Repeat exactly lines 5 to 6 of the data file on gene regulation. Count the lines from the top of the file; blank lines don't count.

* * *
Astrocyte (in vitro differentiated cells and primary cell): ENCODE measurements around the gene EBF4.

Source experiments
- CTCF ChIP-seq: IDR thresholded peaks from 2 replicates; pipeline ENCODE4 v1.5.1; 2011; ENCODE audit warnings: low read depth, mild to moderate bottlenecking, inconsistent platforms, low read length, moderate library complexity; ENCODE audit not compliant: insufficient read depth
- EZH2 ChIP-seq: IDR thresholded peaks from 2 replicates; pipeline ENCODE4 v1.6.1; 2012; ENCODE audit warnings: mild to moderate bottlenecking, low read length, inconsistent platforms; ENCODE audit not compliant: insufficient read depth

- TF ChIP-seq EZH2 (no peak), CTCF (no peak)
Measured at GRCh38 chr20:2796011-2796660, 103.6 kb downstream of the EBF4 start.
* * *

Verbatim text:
- TF ChIP-seq EZH2 (no peak), CTCF (no peak)
Measured at GRCh38 chr20:2796011-2796660, 103.6 kb downstream of the EBF4 start.